Arts

7:03am

Thu June 20, 2013
Books

In Salter's Novels, The Ladies ARE Lunch

This spring, James Salter published All That Is, his first novel in nearly 35 years — and the critics could not have been more excited.

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7:03am

Thu June 20, 2013
Book Reviews

Charles Moore's 'Margaret Thatcher' Is A Softer Iron Lady

Early on in Charles Moore's biography of Margaret Thatcher, he describes a birthday party at which a school friend tells the future prime minister, "If you don't stop bossing us, I shall stamp on your foot."

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2:56am

Thu June 20, 2013
The Salt

Gourmands Through The Ages: 'A History Of Food In 100 Recipes'

Originally published on Thu June 20, 2013 10:58 am

Detail from a painting found on the walls of a 4,000-year-old tomb in Luxor, Egypt, that depicts bread making.
Werner Forman Archive

Think our current culture has become food-obsessed? Take a look at this wall painting from ancient Egypt.

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3:15pm

Wed June 19, 2013
Monkey See

From Classic Toys To New Twists, Kids Go Back To Blocks

Originally published on Fri June 28, 2013 1:39 pm

Legos and other interlocking toys are only one kind of blocks that remain popular with kids.
iStockphoto.com

I visited Toy Fair in New York City hunting for ideas for our summer series about kids' culture. One of the big takeaways was the increasing popularity of construction games such as Legos. Sales shot up nearly 20 percent last year. Now, it seems, every major toy manufacturer is scrambling to add new games geared toward kids building things.

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3:07pm

Wed June 19, 2013
Around the Nation

'The Watchers' Have Had Their Eyes On Us For Years

The National Security Agency (NSA) headquarters at Fort Meade, Md.
Saul Loeb Getty Images

The revelations about secret National Security Agency programs, leaked by Edward Snowden earlier this month, have stirred great controversy, but this type of surveillance is not entirely new, according to journalist Shane Harris.

In his 2010 book, The Watchers: The Rise of America's Surveillance State, Harris traced the evolution of these surveillance programs in the U.S.

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12:40pm

Wed June 19, 2013
Fine Art

The Art Of Life: Claes Oldenburg At MOMA

Originally published on Wed June 19, 2013 4:05 pm

Oldenburg's fascination with simple, everyday objects often led him to food as a subject, as with Pastry Case, I, 1961-62.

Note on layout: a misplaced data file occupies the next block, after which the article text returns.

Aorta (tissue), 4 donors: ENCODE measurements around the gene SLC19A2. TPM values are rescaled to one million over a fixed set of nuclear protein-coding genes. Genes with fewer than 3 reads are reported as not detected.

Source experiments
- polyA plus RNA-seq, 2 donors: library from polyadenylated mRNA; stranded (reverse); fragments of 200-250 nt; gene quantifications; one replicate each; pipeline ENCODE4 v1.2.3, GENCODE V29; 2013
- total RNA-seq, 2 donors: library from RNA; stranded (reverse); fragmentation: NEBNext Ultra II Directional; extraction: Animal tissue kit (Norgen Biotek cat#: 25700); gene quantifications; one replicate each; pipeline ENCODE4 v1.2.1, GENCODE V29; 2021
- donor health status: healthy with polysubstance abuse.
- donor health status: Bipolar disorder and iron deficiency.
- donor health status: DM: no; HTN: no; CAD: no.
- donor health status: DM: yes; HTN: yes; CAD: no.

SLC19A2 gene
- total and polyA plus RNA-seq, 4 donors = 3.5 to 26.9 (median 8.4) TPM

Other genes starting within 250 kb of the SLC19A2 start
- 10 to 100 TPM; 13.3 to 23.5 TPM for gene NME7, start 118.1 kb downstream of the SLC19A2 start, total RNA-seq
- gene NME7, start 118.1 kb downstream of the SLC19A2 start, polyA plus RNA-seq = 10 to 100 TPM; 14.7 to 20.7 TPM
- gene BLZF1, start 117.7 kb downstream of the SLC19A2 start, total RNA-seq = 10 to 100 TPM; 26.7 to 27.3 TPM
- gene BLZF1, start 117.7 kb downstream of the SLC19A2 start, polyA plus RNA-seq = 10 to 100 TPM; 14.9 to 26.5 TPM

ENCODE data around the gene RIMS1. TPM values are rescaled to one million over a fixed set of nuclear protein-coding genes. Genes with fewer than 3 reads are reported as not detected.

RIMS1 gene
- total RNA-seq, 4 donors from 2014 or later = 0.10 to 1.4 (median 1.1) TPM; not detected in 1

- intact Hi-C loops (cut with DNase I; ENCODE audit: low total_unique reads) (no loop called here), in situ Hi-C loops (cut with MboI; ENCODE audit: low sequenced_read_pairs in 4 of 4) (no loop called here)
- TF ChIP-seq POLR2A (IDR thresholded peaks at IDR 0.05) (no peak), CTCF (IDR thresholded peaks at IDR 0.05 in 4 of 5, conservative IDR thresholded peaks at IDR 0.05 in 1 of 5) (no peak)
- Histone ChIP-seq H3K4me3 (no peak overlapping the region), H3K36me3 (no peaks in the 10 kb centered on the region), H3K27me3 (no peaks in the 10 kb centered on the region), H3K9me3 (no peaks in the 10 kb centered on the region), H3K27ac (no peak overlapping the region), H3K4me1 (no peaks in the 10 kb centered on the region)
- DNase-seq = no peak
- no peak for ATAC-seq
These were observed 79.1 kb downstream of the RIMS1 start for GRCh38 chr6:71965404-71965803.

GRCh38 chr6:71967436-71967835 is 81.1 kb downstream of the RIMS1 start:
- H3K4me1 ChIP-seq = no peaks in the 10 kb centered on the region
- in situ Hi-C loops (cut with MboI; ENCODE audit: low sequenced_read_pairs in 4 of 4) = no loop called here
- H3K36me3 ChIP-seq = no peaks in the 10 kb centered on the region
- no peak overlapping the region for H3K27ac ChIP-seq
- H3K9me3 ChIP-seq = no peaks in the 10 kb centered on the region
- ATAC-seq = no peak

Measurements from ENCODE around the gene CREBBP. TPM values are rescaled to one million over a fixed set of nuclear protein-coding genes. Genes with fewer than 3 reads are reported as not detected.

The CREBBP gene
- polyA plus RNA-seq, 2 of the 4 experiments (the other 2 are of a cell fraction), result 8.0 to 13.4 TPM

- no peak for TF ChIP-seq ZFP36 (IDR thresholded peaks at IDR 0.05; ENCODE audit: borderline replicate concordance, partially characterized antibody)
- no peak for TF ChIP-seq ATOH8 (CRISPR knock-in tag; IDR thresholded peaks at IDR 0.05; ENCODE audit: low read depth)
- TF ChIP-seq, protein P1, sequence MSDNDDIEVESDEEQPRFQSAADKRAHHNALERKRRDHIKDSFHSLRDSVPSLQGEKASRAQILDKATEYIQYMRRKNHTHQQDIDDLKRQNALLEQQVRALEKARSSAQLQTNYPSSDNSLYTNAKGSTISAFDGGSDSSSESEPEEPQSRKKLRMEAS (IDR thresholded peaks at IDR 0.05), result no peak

Claes Oldenburg Museum of Modern Art

The sculptor Claes Oldenburg was born in Stockholm but grew up in Chicago, went to Yale and came to New York in 1956, where he became a key player in the pop art movement — the major counter-reaction to the abstract expressionism that dominated the 1950s. So much for art history.

Although Oldenburg is a serious artist, probably no artist in history ever created works that were more fun. In a new show at the Museum of Modern Art — really two shows — practically everyone, including myself, was walking through the galleries with a huge grin.

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11:50am

Wed June 19, 2013
The Salt

The Martini: This American Cocktail May Have An International Twist

Originally published on Thu June 20, 2013 2:15 pm

The martini: international drink of mystery?
iStockphoto.com

There's no cocktail more distinctly American than the martini. It's strong, sophisticated and sexy. It's everything we hope to project while ordering one.

Baltimore-born satirist H.L. Mencken is said to have called the martini "the only American invention as perfect as the sonnet." But is the martini perfectly American? Maybe not entirely.

So in honor of National Martini Day on Wednesday, we decided to dig into the drink's muddled past.

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10:03am

Wed June 19, 2013
Monkey See

The 25 Movies To Which 'World War Z' Is A Sequel, Probably

Brad Pitt is Gerry Lane, Abigail Hargrove is Rachel Lane, and Mireille Enos is Karin Lane in World War Z.
Jaap Buitendijk Paramount Pictures

World War A (in which Isaac Newton is bonked on the head and still bravely figures out gravity)

World War B (spun off from a VH1 reality show)

World War C (in which two dudes hit each other with cellos for 2.5 hours)

World War D (part of The Great Report Card Skirmish Of 1998)

World War-E (in which a tiny robot rolls around and watches Hello Dolly and then smashes the doubloons out of everything in sight)

World War F (the [bleep]ing best war ever)

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8:47am

Wed June 19, 2013
Monkey See

Bait And Twitch: Vice Magazine, Suicide Glamour, And Not Staying Quiet

Originally published on Wed June 19, 2013 2:48 pm

iStockphoto.com

This week, Vice magazine unveiled a fashion spread featuring images based on famous female writers who killed themselves. To call it merely tasteless would be to understate how calculated it was, as well as how revolting it was — it literally created an image based on a real writer who really hanged herself with a pair of stockings, and then it told you where to buy the stockings.

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7:58am

Wed June 19, 2013
The Two-Way

Book News: Kim Jong Un Reportedly Gave 'Mein Kampf' As Gifts

Originally published on Wed June 19, 2013 9:52 am

Kim Jong Un (center) watched a performance celebrating the anniversary of the Workers' Party of Korea, in Pyongyang, North Korea.
Yao Dawei Associated Press

The daily lowdown on books, publishing, and the occasional author behaving badly.

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